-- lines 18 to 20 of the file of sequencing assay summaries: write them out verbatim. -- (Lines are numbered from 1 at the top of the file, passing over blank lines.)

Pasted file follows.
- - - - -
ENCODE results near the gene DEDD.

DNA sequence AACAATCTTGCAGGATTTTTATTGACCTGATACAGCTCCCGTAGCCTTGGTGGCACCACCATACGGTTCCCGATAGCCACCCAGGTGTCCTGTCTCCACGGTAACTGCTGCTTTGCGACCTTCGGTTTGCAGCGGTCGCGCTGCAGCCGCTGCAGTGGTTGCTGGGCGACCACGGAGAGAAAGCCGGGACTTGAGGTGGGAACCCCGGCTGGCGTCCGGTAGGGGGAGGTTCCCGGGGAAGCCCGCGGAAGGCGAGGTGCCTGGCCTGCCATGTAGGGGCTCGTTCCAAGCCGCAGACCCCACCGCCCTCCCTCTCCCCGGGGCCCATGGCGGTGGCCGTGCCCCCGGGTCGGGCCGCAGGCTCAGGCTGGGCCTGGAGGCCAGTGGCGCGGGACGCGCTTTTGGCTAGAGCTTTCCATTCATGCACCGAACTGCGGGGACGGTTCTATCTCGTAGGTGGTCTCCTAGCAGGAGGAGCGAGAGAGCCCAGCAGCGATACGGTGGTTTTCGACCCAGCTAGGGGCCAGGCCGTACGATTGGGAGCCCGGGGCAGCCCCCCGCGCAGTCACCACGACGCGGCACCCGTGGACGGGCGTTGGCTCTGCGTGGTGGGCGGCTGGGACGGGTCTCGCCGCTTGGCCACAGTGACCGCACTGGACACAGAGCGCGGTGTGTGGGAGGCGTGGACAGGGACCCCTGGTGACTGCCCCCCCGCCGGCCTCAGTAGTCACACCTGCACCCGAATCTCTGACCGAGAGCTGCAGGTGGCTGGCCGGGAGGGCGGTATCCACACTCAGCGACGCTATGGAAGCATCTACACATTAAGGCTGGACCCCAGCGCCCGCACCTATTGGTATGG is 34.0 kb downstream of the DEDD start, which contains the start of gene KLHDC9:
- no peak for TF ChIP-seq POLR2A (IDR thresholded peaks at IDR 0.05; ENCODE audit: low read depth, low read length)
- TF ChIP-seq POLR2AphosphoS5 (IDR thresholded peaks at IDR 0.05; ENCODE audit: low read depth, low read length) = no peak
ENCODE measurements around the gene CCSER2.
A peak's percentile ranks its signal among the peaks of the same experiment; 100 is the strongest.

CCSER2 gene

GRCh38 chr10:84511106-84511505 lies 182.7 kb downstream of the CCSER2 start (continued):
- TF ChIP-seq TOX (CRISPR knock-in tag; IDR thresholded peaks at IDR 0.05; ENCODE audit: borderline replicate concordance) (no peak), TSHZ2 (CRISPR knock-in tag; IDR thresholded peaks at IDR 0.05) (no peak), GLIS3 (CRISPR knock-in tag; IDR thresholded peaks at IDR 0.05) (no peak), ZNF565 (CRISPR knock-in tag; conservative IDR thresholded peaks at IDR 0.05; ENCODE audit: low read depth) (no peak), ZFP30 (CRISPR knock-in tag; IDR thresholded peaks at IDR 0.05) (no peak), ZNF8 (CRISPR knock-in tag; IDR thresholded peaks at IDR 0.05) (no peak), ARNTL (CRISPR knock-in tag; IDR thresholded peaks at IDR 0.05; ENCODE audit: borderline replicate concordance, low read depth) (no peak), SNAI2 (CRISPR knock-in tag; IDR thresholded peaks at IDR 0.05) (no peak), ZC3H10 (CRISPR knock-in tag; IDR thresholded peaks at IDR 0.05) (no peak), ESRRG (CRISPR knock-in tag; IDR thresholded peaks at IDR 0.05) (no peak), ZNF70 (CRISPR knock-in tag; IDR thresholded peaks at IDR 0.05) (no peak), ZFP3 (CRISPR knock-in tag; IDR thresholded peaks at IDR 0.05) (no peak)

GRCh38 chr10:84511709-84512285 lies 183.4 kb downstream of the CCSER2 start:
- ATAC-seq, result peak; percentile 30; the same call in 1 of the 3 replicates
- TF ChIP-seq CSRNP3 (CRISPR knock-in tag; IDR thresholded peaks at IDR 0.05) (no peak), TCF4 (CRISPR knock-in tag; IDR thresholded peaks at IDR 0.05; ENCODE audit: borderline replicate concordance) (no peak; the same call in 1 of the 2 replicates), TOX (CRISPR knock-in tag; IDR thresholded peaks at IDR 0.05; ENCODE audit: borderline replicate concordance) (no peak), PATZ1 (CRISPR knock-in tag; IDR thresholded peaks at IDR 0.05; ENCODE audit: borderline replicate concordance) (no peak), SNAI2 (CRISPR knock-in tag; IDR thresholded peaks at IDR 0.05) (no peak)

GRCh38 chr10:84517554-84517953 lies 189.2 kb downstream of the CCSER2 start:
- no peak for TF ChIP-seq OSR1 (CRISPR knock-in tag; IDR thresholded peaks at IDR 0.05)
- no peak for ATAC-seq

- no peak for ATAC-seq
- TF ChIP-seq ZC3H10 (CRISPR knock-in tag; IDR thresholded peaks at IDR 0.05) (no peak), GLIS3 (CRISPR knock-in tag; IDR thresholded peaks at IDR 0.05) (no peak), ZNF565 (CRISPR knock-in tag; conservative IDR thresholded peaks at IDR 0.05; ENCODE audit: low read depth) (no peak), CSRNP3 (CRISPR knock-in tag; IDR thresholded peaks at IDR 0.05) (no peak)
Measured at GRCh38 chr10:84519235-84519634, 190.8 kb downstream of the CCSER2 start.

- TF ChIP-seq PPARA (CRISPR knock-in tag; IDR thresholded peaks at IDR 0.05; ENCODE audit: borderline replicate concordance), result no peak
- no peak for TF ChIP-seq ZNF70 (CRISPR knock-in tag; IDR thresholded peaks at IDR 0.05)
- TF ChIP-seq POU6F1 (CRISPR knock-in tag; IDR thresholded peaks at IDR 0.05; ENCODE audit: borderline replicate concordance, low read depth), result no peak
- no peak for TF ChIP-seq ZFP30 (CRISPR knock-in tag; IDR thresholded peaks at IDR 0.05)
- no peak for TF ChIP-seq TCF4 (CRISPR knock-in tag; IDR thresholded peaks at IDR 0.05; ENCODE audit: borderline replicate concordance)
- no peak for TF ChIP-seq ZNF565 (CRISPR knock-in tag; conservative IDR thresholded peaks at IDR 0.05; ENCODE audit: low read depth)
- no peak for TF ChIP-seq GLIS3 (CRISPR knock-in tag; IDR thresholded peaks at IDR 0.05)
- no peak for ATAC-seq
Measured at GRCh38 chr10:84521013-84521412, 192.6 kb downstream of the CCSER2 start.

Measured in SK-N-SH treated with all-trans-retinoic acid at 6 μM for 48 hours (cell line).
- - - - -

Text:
Measured at GRCh38 chr10:84519235-84519634, 190.8 kb downstream of the CCSER2 start.

- TF ChIP-seq PPARA (CRISPR knock-in tag; IDR thresholded peaks at IDR 0.05; ENCODE audit: borderline replicate concordance), result no peak
- no peak for TF ChIP-seq ZNF70 (CRISPR knock-in tag; IDR thresholded peaks at IDR 0.05)